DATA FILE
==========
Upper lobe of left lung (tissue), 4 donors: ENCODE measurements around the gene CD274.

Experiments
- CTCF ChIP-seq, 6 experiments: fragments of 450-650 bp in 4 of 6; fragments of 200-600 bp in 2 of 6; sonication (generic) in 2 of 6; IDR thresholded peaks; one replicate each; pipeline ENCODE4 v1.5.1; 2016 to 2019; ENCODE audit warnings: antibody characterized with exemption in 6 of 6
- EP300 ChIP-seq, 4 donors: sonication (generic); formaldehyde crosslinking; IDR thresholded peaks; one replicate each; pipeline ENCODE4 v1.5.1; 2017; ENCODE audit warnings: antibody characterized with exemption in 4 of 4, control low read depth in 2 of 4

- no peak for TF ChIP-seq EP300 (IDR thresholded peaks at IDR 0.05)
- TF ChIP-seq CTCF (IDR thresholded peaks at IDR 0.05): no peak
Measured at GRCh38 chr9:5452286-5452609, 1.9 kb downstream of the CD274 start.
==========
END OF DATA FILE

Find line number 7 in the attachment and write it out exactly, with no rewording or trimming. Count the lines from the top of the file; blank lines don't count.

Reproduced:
Measured at GRCh38 chr9:5452286-5452609, 1.9 kb downstream of the CD274 start.